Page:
David Miliband announced first as a candidate for leader this week, and Ed Miliband's speech to the Fabians tomorrow is widely trailed in the morning newspapers as he begins his own candidacy for the leadership. Their fraternal contest is to be welcomed, as we argued earlier this week.
A Miliband v Miliband contest seemed unlikely several months ago, when we were quietly encouraging a fraternal contest. We do, however, seem to have been less successful in keeping both Yvette Cooper and Ed Balls in the field.
One of the most interesting things about Ed Miliband's candidacy is how broad his support might be. That can be quite useful in an election, not least one with a transferable votes system. This reflects his popularity in the party, having worked hard to engage as many people as possible in the manifesto and his Copenhagen climate campaigning. However, Next Left wondered last Autumn what would happen when some of those - from Peter Mandelson to Derek Simpson - who seemed keen to clamber abroad Ed's Milibandwagon might have to be disappointed.
One interesting thing about David Miliband's candidacy is that he is the so-called "Blairite" candidate who is not really a Blairite. (However, that case may be best made by non-Blairites rather than, say, Lord Falconer who argued that on Question Time).
I made that point in a long piece about David's Milibandism - and the "progressive fusion" of social democracy and liberalism - for Open Democracy back in August 2008:
Gordon Brown run on ‘change’ a year ago, but he has not defined the change since. His government has had much more continuity with the Blair years than this promised. Miliband would need to show that he is not advocating a change back to Blairism. That really would be déjà vu all over again.
And Miliband’s ‘progressive fusion’ argument does place him some way to the social democratic left of Tony Blair. Miliband will argue that narrowing inequalities in life chances define the mission of the centre-left; Blair could never bring himself to say that the gap mattered. Miliband also places a greater emphasis on bottom up approaches than traditional, Brownite social democracy. Perhaps Miliband’s social democratic-liberal ‘fusion’ approach could be described as ‘Blairite means to Brownite ends’. (Matthew Taylor, one of Miliband's successors in Downing Street has previously suggested that Miliband combines Blairite pluralism with Brownite values).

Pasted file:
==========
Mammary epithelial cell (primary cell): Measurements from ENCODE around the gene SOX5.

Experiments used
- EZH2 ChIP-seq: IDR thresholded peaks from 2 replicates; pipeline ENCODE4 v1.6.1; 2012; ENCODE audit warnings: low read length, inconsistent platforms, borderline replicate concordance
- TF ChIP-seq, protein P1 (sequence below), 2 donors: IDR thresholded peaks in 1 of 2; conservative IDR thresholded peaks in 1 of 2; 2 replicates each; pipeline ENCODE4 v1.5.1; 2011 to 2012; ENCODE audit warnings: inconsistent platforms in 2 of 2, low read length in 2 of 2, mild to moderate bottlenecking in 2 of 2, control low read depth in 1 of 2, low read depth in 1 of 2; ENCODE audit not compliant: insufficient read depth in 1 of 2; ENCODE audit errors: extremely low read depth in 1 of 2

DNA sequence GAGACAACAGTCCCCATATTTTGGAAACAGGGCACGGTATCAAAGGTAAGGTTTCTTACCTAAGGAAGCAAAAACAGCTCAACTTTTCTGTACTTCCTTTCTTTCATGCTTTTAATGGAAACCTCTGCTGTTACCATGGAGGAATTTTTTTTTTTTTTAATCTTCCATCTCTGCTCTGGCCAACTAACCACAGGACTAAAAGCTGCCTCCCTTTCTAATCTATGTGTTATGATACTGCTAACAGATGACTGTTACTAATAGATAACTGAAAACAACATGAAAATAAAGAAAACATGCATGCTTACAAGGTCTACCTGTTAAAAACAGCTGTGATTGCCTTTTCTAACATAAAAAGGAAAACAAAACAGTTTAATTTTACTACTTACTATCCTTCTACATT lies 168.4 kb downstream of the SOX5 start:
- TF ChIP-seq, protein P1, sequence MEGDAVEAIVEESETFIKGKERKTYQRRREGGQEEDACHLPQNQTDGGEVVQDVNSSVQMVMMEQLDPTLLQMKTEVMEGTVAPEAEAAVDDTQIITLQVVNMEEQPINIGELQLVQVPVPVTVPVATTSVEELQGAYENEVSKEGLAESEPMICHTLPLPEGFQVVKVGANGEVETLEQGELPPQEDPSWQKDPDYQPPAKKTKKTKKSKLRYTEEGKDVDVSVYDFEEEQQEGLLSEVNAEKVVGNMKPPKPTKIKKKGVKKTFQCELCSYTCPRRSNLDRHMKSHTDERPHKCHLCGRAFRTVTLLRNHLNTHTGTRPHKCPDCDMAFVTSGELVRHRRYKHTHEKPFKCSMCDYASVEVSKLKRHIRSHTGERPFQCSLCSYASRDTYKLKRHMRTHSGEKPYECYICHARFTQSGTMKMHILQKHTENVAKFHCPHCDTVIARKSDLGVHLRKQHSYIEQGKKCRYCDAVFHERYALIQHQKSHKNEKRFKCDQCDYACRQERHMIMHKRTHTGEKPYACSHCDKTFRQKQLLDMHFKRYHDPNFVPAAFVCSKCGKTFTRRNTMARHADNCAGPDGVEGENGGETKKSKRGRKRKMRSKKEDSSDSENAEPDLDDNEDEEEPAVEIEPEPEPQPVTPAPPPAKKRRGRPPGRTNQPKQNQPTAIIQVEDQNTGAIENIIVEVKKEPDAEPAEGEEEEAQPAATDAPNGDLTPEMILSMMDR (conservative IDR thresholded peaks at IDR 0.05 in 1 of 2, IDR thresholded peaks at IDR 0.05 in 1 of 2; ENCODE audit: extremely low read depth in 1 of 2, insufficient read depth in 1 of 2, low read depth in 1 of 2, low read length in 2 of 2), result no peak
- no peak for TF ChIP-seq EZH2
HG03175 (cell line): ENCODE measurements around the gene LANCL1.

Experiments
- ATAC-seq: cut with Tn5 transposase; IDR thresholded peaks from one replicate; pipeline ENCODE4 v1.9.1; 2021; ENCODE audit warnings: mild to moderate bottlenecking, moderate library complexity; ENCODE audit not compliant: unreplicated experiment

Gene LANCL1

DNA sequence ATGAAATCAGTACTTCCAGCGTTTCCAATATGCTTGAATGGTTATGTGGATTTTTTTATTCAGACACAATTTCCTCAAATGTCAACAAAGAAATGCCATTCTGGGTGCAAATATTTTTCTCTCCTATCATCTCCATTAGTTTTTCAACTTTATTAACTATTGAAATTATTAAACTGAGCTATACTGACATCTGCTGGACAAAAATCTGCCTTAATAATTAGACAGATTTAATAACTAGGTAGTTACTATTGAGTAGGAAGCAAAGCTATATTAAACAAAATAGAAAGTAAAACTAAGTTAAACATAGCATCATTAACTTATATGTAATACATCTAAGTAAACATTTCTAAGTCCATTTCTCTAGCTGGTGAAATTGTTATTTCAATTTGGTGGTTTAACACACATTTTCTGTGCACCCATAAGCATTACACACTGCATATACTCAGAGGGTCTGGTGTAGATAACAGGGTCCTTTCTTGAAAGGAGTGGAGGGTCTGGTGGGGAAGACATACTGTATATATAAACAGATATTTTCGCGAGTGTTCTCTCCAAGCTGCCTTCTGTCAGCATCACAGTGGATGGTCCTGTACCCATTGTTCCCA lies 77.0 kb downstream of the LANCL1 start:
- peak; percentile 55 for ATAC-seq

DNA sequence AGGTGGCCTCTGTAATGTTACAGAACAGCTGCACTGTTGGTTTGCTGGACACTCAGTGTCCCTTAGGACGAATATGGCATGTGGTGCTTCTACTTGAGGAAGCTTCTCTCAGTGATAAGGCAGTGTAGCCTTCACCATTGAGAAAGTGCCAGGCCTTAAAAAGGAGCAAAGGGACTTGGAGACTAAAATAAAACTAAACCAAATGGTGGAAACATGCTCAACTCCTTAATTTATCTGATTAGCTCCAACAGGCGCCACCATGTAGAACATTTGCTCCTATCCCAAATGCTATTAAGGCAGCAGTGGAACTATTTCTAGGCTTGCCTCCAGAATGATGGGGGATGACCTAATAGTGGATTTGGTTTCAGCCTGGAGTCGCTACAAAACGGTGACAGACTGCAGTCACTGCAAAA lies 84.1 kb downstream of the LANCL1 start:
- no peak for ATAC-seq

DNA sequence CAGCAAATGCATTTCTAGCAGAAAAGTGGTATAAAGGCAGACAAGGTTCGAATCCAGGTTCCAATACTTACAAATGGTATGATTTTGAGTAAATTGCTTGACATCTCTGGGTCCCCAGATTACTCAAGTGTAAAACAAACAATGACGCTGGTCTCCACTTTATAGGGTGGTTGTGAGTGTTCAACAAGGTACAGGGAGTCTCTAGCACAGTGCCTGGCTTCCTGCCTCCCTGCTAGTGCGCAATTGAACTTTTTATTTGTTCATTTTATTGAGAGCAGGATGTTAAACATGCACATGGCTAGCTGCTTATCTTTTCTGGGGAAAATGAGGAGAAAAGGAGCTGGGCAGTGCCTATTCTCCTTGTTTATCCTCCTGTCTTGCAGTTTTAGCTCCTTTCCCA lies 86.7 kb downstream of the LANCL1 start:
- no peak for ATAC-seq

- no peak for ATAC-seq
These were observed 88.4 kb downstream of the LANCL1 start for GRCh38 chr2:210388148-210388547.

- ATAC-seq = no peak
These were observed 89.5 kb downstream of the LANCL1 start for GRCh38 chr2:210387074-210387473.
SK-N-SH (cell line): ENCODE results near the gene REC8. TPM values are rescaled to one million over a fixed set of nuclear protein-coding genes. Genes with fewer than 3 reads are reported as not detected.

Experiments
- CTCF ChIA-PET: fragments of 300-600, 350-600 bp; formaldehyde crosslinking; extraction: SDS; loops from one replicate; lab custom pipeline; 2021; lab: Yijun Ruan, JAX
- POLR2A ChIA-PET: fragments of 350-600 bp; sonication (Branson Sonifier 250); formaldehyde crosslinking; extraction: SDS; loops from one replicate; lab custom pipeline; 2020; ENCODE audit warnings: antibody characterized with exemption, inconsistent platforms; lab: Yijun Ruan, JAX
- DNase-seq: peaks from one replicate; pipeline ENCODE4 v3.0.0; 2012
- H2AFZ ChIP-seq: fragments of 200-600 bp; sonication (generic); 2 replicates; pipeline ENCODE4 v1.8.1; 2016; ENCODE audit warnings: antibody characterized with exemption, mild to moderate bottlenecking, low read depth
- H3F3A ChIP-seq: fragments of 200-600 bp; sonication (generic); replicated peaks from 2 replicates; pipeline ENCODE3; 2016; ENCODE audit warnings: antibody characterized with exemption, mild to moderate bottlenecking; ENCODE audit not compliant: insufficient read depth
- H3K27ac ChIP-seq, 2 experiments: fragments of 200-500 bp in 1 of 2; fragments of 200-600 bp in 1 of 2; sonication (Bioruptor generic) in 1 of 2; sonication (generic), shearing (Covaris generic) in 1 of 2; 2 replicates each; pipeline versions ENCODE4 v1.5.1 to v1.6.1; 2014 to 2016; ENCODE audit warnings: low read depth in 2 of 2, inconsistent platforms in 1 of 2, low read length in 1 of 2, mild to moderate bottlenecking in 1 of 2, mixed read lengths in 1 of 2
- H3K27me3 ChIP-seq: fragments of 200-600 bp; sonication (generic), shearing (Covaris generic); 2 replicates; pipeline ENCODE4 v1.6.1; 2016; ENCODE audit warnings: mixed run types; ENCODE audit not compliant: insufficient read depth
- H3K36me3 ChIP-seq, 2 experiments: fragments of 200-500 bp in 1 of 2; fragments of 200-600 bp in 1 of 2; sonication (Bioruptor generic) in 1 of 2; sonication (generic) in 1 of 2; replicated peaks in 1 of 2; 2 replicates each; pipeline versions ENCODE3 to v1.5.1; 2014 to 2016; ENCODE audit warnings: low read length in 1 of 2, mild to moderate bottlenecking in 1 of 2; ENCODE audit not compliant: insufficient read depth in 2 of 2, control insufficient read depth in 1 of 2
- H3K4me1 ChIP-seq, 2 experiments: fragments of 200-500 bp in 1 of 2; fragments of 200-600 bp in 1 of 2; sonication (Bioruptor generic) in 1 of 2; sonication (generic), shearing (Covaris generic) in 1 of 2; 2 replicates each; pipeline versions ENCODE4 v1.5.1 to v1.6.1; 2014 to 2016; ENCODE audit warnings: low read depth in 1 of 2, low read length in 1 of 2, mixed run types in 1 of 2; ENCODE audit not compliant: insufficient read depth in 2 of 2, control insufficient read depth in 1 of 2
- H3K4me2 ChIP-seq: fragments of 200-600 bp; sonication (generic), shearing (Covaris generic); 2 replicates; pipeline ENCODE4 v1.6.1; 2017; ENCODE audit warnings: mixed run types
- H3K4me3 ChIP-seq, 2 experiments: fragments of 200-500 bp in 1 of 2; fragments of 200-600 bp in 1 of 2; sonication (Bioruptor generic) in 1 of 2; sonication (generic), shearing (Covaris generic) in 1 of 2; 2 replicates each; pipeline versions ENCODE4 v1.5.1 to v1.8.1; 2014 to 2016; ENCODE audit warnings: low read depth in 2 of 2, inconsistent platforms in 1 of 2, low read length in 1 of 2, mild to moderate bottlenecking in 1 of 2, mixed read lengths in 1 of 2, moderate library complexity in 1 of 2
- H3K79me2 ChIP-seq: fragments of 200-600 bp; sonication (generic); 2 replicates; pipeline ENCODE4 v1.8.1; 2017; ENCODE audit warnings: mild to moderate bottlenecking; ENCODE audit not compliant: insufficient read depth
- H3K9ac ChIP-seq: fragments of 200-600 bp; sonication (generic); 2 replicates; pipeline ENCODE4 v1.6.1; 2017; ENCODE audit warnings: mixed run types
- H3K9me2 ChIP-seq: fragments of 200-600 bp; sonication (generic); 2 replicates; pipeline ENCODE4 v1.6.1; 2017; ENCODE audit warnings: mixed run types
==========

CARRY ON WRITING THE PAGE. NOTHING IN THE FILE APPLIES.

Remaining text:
But that would be a mistake too. The last thing next generation Labour needs is to have the Blairite and Brownite labels inherited down the generations. The Bevanite/Gaitskellite factions divided Labour for 25 years, but at least that was about something at the outset. Take the personal allegiances out of it, and policy differences about public service reform are not an ideological argument to cascade down the generations.
A ‘next generation’ Blair/Brown divide would depend on defining the substantive differences about ideas, policy and politics which divide David Miliband, once head of policy for Blair, from his brother Ed Miliband, former head of policy for Brown. I am willing to offer a free internet-based phD certificate in comparative social democracy to anybody who can do that.
Assessing the main philosophical, political and policy differences between David and Ed Miliband - which always struck me as potentially the perfect tie-break question if interviewing for a Fabian Society research director - is now a question that the entire Labour party will have to consider.
PS: David Miliband has said their mother will abstain, which is an understandable instinct but perhaps not most the rational response if she wishes to help her sons without favouring either: that is also an abstention between Milibands, Balls, Cruddas et al - so she might be better advised to toss a coin to decide her first and second preferences, so that the vote might go to either son who needs it).